Village Bagel opens storefront in Edwards
Special to the Daily
Looking for your next bagel fix? Village Bagel has a new location in Edwards, evolving from its “pop-up” and “back door bagels” concepts to a brick-and-mortar dream come true.
After just over one year of supplying local coffee shops, restaurants and hotels with hand-rolled, boiled and baked bagels made the old fashioned way, Village Bagel has expanded into its own retail space in the old Freshies locations across from Starbucks, in the Edwards Business Center.
Owners Connie Leaf and Anthony Mazza began the business last year. One dozen bagels at a time, the couple quickly turned Village Bagel into the only traditionally prepared bagel operation in Eagle County. For a while they were producing up to 30 dozen a day out of rented kitchen space in the early mornings at Mirabelle Restaurant in Beaver Creek.
These two talented East Coasters started Village Bagel to bring a taste of home to Colorado — to satisfy nostalgia for the simple comfort foods they enjoyed as children.
Leaf grew up an hour outside Manhattan and moved to the valley eight years ago after graduating from college at Colorado University Boulder. She started her restaurant career at 16 with an intrinsic passion for making people happy through comfortable dining experiences.
Mazza has called Vail home now for 18 years. He moved west from his hometown of Pittsburgh after graduating from Le Cordon Bleu Culinary School. He helped open multiple renowned restaurants in the valley in his early years, and eventually he went out on his own and started his private chef business, Chef on the Fly, which is a play off his two passions: fly-fishing and cooking.
Look for the ‘Bagel’ sign
Besides selling to various wholesale partners including Four Seasons Hotel, Loaded Joe’s and Sticky Fingers, the couple grew Village Bagel with “pop-ups” around town, a space at the Vail Farmers’ Market & Art Show and a word-of-mouth bagel experience they coined “back door bagels,” where customers would place orders directly through its website and could pick up the next morning at the kitchen, hot out of the oven.
But hungry customers don’t have to seek out a pop-up or call ahead to get bagels anymore, they can just show up at Village Bagel. Look for the bright orange neon “Bagel” sign hanging in the window.
“Our convenient location and visibility helps us reach customers driving by that are surprised to finally see a bagel shop in the neighborhood,” Leaf said. “We have the ability to offer great Rococo coffee, fresh squeezed juices and brunch-style cocktails.”
Unique smears are available to order on your bagel as well, from flavors such as hatch green chili to honey rosemary.
‘Made the right way’
With a 115-quart mixer, the shop can now mix 32 dozen bagels at a time, and a four-shelf rotating deck oven can pump out 430 bagels an hour.
“Before, we were baking out of a little convection oven out of a rental kitchen, and mixing six dozen bagels at a time out of a 20-quart mixer. This makes it much easier and faster to produce our artisan bagels,” Leaf said.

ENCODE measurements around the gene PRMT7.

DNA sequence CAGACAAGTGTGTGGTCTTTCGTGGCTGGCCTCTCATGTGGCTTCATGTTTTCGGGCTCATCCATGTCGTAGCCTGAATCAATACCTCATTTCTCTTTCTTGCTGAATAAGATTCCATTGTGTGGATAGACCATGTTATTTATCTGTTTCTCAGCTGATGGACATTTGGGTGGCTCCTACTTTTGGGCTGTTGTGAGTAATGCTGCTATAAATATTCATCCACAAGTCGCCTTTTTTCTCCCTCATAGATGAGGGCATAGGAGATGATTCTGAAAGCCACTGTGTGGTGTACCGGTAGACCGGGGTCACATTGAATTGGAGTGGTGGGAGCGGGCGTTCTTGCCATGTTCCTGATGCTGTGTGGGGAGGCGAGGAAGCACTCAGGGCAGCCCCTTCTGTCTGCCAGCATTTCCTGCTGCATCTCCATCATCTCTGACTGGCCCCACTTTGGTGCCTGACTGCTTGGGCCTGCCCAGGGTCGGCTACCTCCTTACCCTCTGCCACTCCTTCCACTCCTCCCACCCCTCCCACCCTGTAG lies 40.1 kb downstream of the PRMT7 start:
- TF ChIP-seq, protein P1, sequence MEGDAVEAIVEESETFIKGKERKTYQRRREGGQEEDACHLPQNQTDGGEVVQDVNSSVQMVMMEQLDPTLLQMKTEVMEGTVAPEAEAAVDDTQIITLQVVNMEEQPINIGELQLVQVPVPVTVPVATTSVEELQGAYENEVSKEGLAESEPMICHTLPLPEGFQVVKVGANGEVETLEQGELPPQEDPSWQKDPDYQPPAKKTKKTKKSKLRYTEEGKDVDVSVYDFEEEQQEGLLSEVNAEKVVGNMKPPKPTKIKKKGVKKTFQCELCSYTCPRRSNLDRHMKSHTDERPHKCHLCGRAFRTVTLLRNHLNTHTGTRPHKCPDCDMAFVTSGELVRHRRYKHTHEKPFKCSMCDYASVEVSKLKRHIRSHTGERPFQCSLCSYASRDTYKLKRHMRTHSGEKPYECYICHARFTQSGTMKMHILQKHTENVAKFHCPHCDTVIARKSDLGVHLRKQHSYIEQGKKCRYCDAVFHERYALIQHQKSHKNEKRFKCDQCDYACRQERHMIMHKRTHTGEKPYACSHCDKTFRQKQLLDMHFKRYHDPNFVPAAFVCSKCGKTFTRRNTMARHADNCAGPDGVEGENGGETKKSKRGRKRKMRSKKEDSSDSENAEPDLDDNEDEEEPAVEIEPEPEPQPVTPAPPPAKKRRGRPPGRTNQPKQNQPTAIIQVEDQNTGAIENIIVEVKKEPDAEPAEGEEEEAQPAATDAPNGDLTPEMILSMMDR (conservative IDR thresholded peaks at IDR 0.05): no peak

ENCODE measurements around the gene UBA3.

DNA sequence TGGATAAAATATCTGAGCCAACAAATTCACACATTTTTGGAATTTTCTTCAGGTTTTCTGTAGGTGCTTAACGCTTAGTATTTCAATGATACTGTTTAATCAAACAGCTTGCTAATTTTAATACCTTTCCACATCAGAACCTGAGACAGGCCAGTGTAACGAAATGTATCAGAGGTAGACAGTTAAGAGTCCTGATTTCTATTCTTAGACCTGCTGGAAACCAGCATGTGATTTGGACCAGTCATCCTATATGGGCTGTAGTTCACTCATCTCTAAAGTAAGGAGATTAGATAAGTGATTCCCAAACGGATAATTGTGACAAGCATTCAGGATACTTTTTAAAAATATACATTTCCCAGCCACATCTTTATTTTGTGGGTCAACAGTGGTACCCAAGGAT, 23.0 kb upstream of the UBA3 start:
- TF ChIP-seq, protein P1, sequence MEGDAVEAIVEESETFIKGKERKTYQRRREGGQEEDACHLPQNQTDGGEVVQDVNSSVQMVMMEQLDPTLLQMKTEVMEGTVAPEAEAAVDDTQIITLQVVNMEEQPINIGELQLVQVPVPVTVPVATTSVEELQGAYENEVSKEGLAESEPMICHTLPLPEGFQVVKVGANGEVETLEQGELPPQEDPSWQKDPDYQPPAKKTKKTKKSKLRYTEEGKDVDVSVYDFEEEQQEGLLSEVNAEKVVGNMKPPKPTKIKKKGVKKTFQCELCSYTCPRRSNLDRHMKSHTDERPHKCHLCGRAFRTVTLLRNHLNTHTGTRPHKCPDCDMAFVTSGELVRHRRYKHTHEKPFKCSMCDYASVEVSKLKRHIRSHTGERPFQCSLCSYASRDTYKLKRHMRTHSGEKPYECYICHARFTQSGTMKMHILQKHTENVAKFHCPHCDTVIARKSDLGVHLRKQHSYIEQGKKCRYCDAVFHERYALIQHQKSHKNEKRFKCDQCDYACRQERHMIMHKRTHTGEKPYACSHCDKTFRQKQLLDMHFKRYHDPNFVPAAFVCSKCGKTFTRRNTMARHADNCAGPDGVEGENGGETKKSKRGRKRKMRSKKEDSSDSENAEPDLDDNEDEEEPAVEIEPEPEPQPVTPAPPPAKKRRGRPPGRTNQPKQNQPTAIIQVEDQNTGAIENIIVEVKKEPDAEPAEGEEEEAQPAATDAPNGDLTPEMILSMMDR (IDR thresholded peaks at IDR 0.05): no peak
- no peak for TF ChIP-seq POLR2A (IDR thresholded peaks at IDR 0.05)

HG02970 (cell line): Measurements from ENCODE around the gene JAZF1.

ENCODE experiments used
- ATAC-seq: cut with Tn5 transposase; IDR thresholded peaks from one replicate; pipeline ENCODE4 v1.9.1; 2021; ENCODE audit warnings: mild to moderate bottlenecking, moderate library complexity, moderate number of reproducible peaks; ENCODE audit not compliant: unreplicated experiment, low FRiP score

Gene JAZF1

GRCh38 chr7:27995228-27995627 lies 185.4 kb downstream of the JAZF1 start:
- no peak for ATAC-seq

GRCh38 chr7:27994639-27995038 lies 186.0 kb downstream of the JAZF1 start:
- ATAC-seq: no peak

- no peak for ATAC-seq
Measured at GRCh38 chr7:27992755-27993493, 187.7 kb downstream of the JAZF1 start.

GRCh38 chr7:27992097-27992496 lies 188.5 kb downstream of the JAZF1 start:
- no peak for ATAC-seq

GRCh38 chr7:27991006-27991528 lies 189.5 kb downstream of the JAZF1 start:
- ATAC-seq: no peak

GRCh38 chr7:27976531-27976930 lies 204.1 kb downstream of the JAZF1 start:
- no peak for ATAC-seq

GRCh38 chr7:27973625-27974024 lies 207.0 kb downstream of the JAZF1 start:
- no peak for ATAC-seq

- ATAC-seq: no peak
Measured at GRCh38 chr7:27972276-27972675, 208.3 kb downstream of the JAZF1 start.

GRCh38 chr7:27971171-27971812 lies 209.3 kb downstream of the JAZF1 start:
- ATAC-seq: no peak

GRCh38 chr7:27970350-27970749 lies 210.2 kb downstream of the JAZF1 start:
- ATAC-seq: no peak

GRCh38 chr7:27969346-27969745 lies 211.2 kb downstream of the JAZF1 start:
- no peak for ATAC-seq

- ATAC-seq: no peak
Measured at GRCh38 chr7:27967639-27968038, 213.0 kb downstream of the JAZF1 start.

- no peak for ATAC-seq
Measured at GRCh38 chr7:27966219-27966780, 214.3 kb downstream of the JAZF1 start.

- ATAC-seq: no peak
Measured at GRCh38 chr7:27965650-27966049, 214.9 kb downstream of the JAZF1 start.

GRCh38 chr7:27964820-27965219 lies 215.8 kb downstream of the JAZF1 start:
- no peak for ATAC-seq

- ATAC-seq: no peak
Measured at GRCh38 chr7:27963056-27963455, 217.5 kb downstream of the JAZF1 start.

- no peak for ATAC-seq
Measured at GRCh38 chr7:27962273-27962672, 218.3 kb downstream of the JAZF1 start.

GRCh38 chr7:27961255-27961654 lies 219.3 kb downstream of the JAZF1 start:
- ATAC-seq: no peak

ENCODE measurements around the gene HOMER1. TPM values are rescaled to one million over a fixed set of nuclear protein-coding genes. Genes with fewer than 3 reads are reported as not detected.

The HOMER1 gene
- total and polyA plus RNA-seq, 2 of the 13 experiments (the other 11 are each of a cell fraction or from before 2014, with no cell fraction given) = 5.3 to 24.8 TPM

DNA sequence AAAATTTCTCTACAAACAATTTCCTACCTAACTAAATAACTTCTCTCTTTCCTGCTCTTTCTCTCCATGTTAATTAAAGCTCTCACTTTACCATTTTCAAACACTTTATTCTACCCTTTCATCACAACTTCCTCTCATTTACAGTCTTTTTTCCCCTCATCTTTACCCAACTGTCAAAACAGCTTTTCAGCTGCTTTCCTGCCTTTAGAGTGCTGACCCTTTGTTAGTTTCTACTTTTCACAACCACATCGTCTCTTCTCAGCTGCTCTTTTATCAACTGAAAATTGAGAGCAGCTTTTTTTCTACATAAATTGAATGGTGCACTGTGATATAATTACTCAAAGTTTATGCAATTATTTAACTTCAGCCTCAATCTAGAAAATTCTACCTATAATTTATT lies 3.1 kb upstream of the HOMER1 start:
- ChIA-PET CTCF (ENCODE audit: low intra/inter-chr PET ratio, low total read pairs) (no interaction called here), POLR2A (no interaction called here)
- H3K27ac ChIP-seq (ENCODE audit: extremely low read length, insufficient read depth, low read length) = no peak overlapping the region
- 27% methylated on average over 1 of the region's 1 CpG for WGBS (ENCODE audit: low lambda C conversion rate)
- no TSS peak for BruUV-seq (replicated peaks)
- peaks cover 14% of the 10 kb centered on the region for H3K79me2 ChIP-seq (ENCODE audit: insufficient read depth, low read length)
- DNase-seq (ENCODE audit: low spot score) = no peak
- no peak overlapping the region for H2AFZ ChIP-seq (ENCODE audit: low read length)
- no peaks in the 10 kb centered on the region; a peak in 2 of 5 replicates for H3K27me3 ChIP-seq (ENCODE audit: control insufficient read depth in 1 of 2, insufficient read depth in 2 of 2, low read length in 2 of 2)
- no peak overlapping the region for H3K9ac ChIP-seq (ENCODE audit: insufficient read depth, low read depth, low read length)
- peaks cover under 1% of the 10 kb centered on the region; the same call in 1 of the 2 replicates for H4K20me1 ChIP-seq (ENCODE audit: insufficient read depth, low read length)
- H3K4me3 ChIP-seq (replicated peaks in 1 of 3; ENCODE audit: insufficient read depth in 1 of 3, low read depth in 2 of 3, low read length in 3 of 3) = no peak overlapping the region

The flavor for the bagels, she added, is developed gradually over three days.
“We are passionate about simple food made the right way, building flavor slowly over time,” Leaf said.
A true bagel, she shared, is boiled first, then baked. With no processed sugar, no chemical additives and no dough conditioners, “this is an old-world bagel, tried and true,” Leaf said.
“Without that crucial step in production, you simply have bread shaped as a bagel, without the chewiness and added flavor that boiling produces,” Leaf said. “We create a sponge the first day, which hydrates the dough, then we roll each bagel by hand the second day and let the dough rings cold proof in the walk-in, or slowly ferment, to gain even more natural tangy flavor, as well as help create the hard crust that every real bagel has — not like grocery store-style bagels like Lenders or Thomas’.”
Other Menu Items
While Leaf grew into the role of head bagel baker since they legitimized the business, Mazza is a professionally trained chef and has elevated the menu with his own childhood favorites, such as scratch-made Sicilian pizzas called VB Pies.
The Di Positano — a white pizza with baby heirloom tomatoes, kale and feta — is an homage to his first restaurant job at an Italian restaurant in Pittsburgh called Tomato Pie.
And Village Bagel offers more than just bagels and pizza. Mazza’s brioche recipe inspired their challah bread (from which they make their French toast), and signature breakfast and lunch items include a turkey BLT, corned beef Reuben sandwich and a fried bologna sandwich called “The Cappy,” named after Leaf’s late grandmother.
Village Bagel is located in Edwards at 34500 U.S. Highway 6, No. B7. The shop is open from 7 a.m. to 2 p.m. Deliveries are available for a $25 minimum order and include a $6 delivery fee.
“The thing about our bagels — and any scratch-made baked good without chemical additives — is that they really are best enjoyed fresh, given their short life line,” Leaf said. “The experience of indulging in a fresh bagel, made the right way with just simple ingredients, time and love, is something very special and nostalgic to me, and something I felt compelled to share with this community.”
For special orders and deliveries, call 970-855-2940, or send an email to VillageBagel1@gmail.com. Coffee shops, restaurants and hotels can call Leaf at 914-886-8851 for information on the Village Bagel Wholesale Program.
Fall means food and wine festivals and also a chance to see the colors just starting to turn over Vail Pass during a bike ride for charity.